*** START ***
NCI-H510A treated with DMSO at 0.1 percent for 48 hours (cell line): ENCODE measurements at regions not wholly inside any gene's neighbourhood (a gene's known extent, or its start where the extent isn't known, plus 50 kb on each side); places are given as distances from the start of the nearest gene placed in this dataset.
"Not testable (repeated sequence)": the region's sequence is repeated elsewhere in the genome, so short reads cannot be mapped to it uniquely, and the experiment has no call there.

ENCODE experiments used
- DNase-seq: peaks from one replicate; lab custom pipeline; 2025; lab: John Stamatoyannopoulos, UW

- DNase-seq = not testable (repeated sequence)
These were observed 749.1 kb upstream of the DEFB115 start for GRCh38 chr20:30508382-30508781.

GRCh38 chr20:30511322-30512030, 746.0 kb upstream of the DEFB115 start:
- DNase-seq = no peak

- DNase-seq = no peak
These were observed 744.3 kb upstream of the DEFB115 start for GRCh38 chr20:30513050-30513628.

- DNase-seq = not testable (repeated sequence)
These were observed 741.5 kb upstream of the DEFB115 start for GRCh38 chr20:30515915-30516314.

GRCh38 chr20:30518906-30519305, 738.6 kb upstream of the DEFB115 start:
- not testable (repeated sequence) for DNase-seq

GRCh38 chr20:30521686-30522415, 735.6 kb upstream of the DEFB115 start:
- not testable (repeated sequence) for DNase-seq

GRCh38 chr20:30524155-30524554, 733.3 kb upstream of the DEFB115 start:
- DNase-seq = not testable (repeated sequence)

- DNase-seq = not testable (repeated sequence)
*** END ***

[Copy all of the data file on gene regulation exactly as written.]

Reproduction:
NCI-H510A treated with DMSO at 0.1 percent for 48 hours (cell line): ENCODE measurements at regions not wholly inside any gene's neighbourhood (a gene's known extent, or its start where the extent isn't known, plus 50 kb on each side); places are given as distances from the start of the nearest gene placed in this dataset.
"Not testable (repeated sequence)": the region's sequence is repeated elsewhere in the genome, so short reads cannot be mapped to it uniquely, and the experiment has no call there.

ENCODE experiments used
- DNase-seq: peaks from one replicate; lab custom pipeline; 2025; lab: John Stamatoyannopoulos, UW

- DNase-seq = not testable (repeated sequence)
These were observed 749.1 kb upstream of the DEFB115 start for GRCh38 chr20:30508382-30508781.

GRCh38 chr20:30511322-30512030, 746.0 kb upstream of the DEFB115 start:
- DNase-seq = no peak

- DNase-seq = no peak
These were observed 744.3 kb upstream of the DEFB115 start for GRCh38 chr20:30513050-30513628.

- DNase-seq = not testable (repeated sequence)
These were observed 741.5 kb upstream of the DEFB115 start for GRCh38 chr20:30515915-30516314.

GRCh38 chr20:30518906-30519305, 738.6 kb upstream of the DEFB115 start:
- not testable (repeated sequence) for DNase-seq

GRCh38 chr20:30521686-30522415, 735.6 kb upstream of the DEFB115 start:
- not testable (repeated sequence) for DNase-seq

GRCh38 chr20:30524155-30524554, 733.3 kb upstream of the DEFB115 start:
- DNase-seq = not testable (repeated sequence)

- DNase-seq = not testable (repeated sequence)